raccoon stowaway on Catalina Express, Dec. 2013
photo courtesy of Ciara Virdan
Introduced disease remains a threat to all island foxes, especially on islands visited by people. Dogs, cats, and introduced species, like raccoons, are all avenues for disease to be transported to isolated and disease-naive island foxes.

 Canine distemper virus (CDV) caused the population collapse of island foxes on Santa Catalina in 1998-2000. Vaccination against CDV is part of protecting island foxes on all six islands. Island foxes, and many other wild species, are unable to withstand the standard CDV vaccine given to dogs and depend on a vaccine produced by Merial, the corporation that makes Frontline and other veterinary products. Unfortunately, there has been no production of the vaccine this year. If the vaccine is not available by fall counting and health checks, island foxes may go unprotected for the 2014-2015 year.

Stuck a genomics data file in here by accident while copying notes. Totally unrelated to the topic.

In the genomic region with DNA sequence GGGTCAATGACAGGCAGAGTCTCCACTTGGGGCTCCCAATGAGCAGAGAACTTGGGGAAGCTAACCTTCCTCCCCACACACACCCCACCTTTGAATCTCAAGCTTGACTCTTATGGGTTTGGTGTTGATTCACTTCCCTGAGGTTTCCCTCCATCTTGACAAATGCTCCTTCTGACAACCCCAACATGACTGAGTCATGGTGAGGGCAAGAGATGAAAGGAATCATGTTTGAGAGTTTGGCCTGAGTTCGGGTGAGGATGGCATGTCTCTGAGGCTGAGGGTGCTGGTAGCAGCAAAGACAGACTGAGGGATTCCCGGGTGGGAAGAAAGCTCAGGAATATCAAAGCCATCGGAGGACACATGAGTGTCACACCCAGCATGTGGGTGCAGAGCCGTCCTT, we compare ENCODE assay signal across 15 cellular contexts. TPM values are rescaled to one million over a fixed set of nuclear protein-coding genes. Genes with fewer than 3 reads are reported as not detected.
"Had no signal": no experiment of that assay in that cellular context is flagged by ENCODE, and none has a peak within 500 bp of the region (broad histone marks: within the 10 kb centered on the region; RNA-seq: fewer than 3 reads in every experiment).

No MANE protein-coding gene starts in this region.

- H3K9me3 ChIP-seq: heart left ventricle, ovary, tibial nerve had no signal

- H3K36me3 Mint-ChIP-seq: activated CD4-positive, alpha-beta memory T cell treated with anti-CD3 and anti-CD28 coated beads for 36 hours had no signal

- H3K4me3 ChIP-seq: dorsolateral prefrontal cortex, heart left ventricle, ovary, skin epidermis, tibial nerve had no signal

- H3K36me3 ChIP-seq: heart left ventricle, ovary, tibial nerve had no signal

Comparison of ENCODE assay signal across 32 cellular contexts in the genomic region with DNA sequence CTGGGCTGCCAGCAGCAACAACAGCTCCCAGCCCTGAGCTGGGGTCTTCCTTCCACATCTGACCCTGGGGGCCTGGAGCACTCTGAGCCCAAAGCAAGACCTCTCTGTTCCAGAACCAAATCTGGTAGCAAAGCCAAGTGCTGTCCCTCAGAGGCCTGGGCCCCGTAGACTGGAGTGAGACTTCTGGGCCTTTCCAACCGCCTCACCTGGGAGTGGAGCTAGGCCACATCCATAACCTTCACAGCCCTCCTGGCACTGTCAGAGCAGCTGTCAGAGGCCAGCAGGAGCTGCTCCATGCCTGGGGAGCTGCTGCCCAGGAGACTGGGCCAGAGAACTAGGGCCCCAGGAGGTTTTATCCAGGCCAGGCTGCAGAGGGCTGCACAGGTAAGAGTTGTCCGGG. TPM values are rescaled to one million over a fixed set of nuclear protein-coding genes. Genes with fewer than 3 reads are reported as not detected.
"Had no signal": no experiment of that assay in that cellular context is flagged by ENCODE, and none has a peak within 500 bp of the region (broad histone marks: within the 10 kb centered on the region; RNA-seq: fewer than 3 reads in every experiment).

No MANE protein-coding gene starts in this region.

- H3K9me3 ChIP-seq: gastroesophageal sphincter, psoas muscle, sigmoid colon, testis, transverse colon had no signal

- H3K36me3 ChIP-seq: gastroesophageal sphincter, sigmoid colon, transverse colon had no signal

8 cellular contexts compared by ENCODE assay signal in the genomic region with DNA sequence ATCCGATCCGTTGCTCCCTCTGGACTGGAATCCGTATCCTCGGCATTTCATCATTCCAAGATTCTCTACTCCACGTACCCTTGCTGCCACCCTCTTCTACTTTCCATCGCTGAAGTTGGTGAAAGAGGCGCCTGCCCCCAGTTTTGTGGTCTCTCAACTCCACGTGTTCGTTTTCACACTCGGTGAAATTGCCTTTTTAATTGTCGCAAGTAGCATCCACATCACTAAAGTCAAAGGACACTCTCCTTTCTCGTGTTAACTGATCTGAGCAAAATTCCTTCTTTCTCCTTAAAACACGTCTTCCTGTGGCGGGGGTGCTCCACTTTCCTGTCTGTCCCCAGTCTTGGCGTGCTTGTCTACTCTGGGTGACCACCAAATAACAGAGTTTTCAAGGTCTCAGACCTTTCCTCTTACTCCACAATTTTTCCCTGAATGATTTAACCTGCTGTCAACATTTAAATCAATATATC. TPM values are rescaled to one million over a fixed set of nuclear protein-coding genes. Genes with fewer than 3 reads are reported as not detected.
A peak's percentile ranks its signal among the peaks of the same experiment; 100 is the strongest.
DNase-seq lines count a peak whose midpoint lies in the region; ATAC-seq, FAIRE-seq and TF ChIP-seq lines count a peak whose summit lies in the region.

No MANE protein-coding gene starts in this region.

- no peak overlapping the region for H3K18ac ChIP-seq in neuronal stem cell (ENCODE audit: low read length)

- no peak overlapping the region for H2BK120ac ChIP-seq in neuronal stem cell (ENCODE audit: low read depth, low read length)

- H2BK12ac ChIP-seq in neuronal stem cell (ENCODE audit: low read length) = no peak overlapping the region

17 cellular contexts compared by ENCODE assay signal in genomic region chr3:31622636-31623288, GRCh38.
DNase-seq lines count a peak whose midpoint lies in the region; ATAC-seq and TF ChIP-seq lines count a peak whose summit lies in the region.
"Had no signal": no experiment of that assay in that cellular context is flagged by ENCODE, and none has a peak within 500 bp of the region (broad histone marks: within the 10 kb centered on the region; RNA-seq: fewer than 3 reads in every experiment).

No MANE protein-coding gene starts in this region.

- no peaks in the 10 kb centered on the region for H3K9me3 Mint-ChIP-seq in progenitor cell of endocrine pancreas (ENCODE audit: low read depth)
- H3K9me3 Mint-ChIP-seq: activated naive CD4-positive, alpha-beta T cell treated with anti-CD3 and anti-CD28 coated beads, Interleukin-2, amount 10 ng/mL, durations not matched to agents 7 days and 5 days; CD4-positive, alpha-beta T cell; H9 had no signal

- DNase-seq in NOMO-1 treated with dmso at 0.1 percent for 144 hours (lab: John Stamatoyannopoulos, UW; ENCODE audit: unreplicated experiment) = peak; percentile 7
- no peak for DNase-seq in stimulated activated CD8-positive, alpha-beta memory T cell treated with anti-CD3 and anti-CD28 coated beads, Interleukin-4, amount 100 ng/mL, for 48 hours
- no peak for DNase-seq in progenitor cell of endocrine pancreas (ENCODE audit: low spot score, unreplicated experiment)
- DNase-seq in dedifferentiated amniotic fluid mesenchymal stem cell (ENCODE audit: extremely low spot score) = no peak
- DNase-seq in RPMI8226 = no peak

On San Nicholas Island where the fox population has been high and stable for years, annual monitoring has revealed a trend toward decline that is currently unexplained. A group of island foxes on San Nicolas Island will be radio collared in the fall during annual counting to help biologists determine the cause for the decline. (For more specifics see Island Fox Update 2014 pdf above)

Positive Notes:

While there are concerns regarding San Miguel and San Nicolas, island foxes are doing well. Working with U.C. Davis and veterinary pathologists, National Park biologists hope to determine the specific reasons behind the appearance of new parasites on San Miguel Island and the long-term threat they pose to the island fox population.

Monitoring with radio collars on San Nicolas Island will enable biologists to locate individual island foxes that die in a timely manner. Necropsies performed on these animals will help provide information regarding cause of death.

The most positive note of all is that the Island Fox Conservation Recovery Group continues to meet. Nothing is more important for the continued recovery of the island fox than bringing this group of people together who can share their expertise, their experience, and their creative solutions. Friends of the Island Fox thanks all of our donors who made this annual meeting possible!